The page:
Canada fires
Canada fires

Hear from SA’s international firefighting heroes

18 Jul. 2023 2 min read

A dedicated team of South Australian firefighters recently travelled to Canada to help tackle the spate of wildfires across the country – read about their experience.

It’s an Australian tradition to help a mate in need – even if that mate lives on the other side of the world.

That’s never been more evident than this year when a team of SA firefighters from National Parks and Wildlife Service (NPWS) put their hands up to help fight a series of wildfires across Canada.

Canada has been experiencing their worst fire season on record where hundreds of fires across the country have burnt millions of hectares.

The first South Australian deployment flew out to Alberta on 26 May 2023 with Phil Sims – Fire Operations Officer Limestone Coast. Phil worked as a Plant Operations Manager supervising heavy machinery in the fire fight and recently returned home.

Hear from SA’s international firefighting heroes

Here’s what Phil had to say about the experience

“The experience was amazing but very challenging at the same time working with a variety of heavy machinery in an unfamiliar environment.

“I was posted to the Pembina complex which was in the Edson area of Alberta. The terrain was quite undulating and swampy in areas which made it challenging for machinery.

“The influence of the Rocky Mountains made for very changeable weather, there were often thunderstorms, and the sun didn’t set until 11pm.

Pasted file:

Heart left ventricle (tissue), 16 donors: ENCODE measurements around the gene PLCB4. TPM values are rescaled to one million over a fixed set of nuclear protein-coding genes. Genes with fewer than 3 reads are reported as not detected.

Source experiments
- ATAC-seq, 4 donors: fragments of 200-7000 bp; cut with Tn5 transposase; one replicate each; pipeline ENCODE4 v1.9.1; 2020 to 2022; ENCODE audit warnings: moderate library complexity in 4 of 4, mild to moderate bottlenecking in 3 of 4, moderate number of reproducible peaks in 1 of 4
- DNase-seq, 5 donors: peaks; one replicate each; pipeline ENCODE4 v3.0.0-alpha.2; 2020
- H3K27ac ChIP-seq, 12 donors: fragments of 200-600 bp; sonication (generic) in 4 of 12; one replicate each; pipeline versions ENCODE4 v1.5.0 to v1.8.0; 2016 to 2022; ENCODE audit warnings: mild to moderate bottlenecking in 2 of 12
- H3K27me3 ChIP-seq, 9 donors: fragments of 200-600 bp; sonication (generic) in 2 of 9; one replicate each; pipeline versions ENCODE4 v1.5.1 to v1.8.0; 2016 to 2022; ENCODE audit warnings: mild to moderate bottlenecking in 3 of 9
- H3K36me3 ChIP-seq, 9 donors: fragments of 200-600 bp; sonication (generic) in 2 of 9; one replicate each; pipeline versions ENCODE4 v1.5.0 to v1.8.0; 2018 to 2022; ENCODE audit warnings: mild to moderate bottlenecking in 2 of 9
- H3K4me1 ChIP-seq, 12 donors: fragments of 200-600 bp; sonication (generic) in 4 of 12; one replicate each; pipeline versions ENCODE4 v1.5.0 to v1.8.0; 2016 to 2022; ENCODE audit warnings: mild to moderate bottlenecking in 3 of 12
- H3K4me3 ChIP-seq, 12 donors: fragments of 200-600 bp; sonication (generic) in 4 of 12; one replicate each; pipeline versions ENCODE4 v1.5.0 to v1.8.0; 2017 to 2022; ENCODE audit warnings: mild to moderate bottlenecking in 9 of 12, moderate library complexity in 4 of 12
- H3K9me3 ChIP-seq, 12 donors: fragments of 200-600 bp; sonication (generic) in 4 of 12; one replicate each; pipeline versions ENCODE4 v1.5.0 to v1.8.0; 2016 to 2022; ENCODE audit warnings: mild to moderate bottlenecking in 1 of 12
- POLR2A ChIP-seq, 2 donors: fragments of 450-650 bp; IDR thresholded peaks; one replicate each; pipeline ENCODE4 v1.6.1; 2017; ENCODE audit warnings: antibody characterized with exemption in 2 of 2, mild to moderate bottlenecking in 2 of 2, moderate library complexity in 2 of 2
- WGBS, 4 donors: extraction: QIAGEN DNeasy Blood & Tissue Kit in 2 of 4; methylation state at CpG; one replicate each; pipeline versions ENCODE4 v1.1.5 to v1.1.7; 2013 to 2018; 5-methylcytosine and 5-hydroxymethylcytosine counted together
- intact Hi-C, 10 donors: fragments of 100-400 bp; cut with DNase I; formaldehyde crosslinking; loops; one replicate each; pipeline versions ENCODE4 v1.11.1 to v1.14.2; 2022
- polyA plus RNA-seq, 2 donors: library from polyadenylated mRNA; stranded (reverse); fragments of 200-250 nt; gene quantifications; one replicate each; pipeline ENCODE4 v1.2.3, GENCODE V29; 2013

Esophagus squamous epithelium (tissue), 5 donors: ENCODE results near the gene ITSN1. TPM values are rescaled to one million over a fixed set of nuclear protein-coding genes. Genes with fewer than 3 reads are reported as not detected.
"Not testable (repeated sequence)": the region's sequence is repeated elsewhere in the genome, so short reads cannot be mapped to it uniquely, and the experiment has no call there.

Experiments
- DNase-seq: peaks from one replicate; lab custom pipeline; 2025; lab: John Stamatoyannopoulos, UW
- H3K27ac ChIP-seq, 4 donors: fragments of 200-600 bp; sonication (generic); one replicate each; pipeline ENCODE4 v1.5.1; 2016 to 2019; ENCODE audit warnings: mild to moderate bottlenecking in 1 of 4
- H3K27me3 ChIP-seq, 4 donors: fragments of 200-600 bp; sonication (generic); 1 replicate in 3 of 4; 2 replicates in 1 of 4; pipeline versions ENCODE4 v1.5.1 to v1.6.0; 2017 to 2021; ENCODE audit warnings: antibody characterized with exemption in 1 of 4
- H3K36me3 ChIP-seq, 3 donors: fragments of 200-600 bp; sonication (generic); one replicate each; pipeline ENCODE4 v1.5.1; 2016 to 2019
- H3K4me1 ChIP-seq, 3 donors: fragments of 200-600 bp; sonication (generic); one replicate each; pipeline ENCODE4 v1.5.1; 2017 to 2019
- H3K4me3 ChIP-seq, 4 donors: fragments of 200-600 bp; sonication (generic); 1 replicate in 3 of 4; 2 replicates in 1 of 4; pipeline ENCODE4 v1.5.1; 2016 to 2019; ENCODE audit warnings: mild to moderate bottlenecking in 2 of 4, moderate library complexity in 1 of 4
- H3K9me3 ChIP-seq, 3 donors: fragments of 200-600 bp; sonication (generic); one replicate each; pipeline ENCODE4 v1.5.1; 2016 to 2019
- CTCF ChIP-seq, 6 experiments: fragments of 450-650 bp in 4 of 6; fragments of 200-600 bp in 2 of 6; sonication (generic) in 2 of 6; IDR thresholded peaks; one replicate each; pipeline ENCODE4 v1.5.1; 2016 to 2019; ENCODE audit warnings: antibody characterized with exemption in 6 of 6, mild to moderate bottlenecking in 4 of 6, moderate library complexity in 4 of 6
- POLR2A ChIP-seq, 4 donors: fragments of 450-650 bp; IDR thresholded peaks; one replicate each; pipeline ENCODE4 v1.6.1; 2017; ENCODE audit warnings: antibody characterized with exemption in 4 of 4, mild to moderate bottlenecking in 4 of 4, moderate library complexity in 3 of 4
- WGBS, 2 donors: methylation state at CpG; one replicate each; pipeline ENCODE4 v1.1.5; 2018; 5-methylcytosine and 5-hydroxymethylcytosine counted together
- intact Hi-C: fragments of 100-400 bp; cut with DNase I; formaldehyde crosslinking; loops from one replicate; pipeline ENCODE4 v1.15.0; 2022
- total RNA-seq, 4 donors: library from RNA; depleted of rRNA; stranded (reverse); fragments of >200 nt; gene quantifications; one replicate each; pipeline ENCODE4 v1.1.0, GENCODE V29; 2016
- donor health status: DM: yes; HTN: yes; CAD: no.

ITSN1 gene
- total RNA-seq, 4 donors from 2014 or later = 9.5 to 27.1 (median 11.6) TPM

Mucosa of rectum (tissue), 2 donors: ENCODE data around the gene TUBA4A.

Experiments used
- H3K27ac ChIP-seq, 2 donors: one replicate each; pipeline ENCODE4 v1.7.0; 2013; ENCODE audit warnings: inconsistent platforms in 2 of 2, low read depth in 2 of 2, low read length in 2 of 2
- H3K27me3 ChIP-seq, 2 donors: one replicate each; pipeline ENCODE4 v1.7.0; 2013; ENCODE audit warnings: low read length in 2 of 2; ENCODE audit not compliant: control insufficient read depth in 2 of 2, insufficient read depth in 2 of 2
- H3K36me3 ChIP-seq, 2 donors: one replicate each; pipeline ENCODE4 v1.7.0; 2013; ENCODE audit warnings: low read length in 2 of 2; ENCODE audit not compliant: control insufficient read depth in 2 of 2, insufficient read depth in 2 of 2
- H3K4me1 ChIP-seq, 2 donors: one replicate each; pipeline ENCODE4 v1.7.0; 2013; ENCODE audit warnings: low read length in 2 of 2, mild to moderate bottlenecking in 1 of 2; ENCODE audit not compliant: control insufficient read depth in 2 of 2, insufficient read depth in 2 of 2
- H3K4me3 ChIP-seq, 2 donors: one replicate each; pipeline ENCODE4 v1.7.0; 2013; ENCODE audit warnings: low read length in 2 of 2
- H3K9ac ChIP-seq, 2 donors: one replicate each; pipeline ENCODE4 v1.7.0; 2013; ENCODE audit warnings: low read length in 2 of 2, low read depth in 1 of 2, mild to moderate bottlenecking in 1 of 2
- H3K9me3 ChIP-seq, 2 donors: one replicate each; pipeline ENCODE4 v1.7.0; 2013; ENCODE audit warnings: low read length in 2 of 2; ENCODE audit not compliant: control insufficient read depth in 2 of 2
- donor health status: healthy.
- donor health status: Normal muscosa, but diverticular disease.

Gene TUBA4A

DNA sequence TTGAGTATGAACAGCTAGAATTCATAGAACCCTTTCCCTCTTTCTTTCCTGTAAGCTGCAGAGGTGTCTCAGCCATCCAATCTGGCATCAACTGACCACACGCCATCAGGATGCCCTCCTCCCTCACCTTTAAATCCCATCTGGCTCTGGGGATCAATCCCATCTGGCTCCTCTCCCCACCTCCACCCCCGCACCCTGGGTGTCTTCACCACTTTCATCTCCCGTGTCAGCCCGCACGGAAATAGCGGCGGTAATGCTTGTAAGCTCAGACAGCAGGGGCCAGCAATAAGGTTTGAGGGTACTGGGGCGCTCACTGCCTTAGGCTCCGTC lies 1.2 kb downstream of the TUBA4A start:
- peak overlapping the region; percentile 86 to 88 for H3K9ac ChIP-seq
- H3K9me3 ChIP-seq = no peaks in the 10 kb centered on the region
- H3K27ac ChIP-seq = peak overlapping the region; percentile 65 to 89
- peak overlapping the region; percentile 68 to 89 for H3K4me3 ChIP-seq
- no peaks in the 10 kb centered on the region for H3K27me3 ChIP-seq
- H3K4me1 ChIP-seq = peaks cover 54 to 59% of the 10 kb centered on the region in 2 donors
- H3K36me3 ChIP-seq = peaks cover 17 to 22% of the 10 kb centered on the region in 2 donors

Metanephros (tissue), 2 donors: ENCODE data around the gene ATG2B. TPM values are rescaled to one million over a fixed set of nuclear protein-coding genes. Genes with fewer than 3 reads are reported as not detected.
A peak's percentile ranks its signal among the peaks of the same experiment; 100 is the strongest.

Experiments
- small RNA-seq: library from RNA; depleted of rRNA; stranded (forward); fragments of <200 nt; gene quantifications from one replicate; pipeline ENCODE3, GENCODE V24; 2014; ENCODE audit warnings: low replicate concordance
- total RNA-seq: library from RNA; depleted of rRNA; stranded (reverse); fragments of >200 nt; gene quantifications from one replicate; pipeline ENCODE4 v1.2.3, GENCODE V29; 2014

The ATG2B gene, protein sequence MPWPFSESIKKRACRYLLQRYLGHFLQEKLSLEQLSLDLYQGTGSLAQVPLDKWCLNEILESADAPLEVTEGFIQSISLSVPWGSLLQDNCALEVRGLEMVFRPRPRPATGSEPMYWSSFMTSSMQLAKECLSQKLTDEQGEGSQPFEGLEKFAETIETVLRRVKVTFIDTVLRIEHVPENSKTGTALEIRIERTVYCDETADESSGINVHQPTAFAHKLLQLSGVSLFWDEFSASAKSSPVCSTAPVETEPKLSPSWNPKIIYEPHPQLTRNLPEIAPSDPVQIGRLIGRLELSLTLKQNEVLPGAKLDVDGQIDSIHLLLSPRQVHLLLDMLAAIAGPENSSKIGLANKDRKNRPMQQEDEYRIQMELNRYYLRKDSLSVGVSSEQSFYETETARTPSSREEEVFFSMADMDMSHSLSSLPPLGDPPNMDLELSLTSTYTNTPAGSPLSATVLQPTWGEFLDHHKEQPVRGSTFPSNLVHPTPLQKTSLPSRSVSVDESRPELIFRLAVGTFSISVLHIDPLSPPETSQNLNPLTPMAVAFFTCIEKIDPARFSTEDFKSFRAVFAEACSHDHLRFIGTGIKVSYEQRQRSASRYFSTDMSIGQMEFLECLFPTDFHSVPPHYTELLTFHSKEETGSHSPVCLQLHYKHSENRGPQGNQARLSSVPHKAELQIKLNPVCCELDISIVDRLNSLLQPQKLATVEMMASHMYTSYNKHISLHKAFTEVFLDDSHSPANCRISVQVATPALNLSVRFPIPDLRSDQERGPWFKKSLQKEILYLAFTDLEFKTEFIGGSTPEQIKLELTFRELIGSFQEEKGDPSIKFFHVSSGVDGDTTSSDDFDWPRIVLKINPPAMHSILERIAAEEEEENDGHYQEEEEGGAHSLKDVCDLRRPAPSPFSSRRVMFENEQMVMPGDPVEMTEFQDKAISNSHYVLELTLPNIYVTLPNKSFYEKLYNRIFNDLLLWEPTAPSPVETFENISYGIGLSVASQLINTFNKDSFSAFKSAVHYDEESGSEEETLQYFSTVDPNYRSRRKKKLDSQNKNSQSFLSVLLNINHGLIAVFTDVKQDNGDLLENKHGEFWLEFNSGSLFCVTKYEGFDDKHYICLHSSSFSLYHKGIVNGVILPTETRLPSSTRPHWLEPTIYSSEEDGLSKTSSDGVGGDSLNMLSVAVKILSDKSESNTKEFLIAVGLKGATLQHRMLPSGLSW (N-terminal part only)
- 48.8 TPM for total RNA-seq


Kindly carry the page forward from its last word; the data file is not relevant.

“There were 4 or 5 fires in the complex initially but before long they had almost all joined together with a total size of around 307,000 hectares.

“Across this area there was over 700km of Dozer guard (control line), though in some areas all that could be done was push the trees over and walk on top of them due to the swampy nature of the ground.

“While not making a typical control line, this at least gave some access to the fire edge and changed the fuel arrangement. Nearly all the operators I worked with had stories of machines completely disappearing in swamps and some never to be found again!”

Phil was followed by a further 11 NPWS Brigade members in a range of fireground and incident management roles.

Along with fire they are all encountering wet, boggy conditions, frozen ground, day temperatures ranging from 10 – 23 degrees with cold overnights down to single figures and even minus temperatures this time of the year.

Interested in fire management? Read our blog on why prescribed burns are important in managing national parks.


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